Taking life seriously

Ellen Dissanayake (cont.):

Ellen Dissanayake synthesize knowledge from a variety of fields – including anthropology, developmental and cognitive psychology, ethnology, and philosophy. In her essay If “Great” Art is Dead …”, Matthew Arnold is an important source of inspiration.

Arnold writes:

Culture is the pursuit of total perfection by means of getting to know the best which has been thought and said in the world, and through this knowledge, turning a stream of fresh and free thought upon our stock notions and habits.

The aspiration, according to Arnold, is to leave the world better and happier than we found it.

Dissanayake goes on to say:

Responsivity to revelatory experience, acquaintance with the human condition, and examining one’s life in the broadest possible context are intrinsic to taking life seriously.

We can float around in life like a coconut bobbing on the sea, accepting consumerisms cannibalization of culture, or we can choose to take life seriously.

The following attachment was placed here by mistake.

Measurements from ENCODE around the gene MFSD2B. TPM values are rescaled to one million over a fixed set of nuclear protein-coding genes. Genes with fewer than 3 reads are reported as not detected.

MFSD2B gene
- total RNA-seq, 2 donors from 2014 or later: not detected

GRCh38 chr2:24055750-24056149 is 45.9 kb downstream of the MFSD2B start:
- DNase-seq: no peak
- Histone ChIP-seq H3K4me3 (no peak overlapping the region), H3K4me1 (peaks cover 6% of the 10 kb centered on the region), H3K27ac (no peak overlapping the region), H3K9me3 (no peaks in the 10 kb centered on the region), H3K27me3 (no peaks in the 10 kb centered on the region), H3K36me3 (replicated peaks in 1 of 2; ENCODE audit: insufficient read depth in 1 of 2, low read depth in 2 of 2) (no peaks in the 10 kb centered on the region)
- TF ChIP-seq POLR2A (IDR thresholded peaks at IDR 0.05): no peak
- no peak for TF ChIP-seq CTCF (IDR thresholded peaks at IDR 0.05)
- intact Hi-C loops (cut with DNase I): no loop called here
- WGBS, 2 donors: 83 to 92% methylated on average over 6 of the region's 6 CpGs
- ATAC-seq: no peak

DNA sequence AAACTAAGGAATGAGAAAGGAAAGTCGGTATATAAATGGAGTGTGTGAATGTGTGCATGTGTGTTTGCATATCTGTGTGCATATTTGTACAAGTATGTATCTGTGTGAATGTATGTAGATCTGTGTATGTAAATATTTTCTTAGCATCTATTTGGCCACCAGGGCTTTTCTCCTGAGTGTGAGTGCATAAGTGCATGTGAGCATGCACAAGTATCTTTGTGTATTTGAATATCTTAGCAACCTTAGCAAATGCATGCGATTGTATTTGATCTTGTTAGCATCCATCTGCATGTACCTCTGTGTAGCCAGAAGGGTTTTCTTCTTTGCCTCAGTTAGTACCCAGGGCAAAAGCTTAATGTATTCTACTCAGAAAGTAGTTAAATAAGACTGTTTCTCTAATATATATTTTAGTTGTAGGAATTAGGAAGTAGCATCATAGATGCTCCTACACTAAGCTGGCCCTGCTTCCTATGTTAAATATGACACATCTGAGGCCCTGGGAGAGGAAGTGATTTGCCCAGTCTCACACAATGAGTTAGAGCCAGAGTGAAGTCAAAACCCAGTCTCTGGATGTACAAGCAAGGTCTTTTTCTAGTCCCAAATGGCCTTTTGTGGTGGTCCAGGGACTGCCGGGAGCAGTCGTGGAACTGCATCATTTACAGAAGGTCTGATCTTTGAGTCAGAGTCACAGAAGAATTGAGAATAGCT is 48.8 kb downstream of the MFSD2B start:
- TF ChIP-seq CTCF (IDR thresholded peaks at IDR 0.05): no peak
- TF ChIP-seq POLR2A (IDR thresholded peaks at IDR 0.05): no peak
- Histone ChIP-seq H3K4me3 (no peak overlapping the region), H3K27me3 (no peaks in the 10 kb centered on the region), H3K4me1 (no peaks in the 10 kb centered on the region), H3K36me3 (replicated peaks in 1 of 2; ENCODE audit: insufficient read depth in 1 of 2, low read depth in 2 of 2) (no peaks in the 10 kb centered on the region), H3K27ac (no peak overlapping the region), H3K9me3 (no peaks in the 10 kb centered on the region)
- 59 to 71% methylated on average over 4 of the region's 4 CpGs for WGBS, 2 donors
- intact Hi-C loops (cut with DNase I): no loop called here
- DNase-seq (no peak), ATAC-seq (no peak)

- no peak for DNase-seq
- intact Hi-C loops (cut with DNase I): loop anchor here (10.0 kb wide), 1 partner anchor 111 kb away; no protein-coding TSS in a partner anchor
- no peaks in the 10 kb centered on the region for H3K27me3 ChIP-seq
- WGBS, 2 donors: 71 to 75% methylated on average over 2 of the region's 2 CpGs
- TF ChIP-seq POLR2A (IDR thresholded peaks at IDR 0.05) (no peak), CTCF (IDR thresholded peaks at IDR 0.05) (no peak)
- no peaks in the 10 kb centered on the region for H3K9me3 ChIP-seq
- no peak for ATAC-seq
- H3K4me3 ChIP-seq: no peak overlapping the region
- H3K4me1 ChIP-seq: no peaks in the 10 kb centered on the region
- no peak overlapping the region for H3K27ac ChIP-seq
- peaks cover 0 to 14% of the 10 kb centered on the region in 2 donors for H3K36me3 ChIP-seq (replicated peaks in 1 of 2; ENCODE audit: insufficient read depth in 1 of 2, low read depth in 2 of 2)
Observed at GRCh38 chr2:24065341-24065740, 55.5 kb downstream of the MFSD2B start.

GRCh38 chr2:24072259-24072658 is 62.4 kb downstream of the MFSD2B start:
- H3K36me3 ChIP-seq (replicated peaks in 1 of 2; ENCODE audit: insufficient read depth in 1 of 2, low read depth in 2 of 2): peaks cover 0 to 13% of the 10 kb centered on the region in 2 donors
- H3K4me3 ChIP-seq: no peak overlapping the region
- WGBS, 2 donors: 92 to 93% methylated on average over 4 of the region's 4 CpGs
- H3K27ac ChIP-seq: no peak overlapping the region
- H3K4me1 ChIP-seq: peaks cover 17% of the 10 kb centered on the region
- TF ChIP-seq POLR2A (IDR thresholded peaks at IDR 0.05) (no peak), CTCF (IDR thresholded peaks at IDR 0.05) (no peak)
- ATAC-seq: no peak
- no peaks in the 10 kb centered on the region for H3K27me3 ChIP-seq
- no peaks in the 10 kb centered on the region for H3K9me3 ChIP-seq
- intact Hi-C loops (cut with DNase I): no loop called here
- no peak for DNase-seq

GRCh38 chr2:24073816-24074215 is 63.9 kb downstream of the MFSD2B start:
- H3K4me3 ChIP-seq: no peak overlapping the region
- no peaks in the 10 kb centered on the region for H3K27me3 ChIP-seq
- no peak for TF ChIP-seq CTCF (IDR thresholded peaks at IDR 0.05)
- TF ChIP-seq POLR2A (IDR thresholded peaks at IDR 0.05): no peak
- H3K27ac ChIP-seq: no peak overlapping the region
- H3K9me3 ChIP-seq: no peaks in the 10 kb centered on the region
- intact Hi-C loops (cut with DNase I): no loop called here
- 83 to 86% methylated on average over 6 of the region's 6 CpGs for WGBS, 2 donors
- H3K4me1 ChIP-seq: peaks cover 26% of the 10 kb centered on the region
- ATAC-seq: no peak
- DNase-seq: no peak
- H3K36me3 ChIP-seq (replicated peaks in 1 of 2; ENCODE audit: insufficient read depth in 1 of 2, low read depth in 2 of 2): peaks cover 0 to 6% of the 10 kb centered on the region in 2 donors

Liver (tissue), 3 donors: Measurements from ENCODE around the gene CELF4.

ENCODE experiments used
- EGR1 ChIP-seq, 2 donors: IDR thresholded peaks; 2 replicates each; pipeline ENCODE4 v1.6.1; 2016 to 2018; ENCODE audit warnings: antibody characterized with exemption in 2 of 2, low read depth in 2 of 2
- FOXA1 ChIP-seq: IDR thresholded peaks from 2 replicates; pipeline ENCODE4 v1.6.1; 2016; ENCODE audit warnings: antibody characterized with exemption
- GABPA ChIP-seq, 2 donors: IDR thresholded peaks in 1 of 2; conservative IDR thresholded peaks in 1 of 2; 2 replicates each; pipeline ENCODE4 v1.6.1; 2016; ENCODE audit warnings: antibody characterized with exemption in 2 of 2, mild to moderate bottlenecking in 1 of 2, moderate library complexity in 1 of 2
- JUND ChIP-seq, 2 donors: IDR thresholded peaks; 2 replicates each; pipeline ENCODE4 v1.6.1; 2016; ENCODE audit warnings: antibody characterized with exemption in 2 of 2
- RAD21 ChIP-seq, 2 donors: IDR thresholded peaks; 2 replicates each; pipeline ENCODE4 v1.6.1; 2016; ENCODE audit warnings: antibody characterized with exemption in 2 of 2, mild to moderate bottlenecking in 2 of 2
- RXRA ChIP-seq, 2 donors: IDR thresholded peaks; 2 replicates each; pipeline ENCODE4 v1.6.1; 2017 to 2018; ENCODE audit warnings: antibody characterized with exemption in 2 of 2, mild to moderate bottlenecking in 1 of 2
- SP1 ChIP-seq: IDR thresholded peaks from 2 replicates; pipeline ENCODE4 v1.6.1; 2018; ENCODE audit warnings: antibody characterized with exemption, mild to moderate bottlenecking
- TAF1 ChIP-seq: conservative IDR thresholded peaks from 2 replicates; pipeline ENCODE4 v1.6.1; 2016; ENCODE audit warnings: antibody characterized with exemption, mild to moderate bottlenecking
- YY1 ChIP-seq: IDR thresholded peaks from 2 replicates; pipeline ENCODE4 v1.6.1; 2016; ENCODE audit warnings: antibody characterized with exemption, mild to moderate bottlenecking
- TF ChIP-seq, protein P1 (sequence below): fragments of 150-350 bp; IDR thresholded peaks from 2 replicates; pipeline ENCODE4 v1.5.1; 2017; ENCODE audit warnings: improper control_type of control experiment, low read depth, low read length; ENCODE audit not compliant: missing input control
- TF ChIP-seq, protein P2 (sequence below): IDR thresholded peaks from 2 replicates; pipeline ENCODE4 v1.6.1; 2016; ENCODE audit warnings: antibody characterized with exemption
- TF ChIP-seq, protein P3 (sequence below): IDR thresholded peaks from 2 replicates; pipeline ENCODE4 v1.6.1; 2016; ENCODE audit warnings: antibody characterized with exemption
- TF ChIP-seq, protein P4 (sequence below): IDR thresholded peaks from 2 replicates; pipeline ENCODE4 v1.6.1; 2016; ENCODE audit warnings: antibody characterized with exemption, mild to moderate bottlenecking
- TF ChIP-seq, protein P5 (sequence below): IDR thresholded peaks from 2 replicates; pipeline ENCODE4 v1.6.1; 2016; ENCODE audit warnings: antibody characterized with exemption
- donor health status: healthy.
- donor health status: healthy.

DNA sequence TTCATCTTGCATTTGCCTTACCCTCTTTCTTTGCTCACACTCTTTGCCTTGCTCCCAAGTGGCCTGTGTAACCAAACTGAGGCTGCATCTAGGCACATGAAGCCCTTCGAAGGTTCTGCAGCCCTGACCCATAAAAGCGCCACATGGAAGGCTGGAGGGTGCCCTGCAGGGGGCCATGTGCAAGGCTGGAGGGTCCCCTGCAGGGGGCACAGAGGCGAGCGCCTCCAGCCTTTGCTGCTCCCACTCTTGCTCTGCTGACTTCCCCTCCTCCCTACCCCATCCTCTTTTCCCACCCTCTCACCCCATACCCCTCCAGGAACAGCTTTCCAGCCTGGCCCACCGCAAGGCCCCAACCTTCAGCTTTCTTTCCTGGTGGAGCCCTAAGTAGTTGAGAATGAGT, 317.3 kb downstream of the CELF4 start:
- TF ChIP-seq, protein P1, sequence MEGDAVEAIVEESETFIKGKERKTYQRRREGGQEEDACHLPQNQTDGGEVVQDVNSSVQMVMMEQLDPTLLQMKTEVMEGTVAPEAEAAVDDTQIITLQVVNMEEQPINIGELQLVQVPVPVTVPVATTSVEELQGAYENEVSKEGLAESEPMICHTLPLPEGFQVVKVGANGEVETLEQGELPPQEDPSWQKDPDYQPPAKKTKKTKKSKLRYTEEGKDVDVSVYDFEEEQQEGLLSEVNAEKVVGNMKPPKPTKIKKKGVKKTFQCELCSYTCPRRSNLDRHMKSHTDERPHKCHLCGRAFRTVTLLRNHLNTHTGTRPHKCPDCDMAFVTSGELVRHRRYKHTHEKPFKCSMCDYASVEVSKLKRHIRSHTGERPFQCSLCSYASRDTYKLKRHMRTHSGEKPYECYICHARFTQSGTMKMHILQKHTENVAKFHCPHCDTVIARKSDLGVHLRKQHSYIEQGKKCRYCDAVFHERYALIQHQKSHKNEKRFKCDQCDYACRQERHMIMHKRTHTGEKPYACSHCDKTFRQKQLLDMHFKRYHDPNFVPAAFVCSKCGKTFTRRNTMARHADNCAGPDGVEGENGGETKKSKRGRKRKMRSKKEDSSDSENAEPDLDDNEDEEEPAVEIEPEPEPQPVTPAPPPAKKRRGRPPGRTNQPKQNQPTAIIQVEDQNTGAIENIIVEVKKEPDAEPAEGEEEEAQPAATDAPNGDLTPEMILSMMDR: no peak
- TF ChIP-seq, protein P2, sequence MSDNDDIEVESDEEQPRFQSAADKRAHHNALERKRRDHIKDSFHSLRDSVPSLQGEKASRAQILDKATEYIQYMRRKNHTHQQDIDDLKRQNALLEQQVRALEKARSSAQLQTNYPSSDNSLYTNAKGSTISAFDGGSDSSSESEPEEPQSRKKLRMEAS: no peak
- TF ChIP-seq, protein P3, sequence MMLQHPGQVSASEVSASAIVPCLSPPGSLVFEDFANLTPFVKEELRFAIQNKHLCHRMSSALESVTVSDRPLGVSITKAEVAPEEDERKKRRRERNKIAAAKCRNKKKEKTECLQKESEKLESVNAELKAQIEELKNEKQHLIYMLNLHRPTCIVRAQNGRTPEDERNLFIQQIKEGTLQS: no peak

Opening up for a large (I guess never-ending) argument … I understand Dissanayake’s ambition to be to formulate a well reflected criticism of post-modern and post-structuralistic ways of dealing with art and also ethics. Post-modernism is marked by excessive use of irony and an understanding of self as something impermanent, in constant flow. Against this ideology of equalization, leveling or reconciliation, Dissanayake is advocating universal differences; urging us to talk about quality as something special, not as a kind of democratic concept, but rather as result of judgement, of our willingness to distinguish between which is good and which is not.


2 thoughts on “Taking life seriously

  1. Post-modernism and deconstructionist criticism have played significant roles in the arts and social sciences, but are–to my mind–not all that useful for explaining appreciation and need for art & arts, and ultimately do need to be tackled, un-done, removed from intellectual pillars. Re-examining what these approaches gave us, or took from us perhaps, is going on today. Often with fervor that matches the fervor of the deconstructionist proponents.

    To everything there is a season.

    1. wise words! I’m reading an interesting essay on Bill Viola, discussing (amongst other things) emotional engagement. It seems to me that bodily sensations and engagement might have suffer under the ironical law of post-structuralism.

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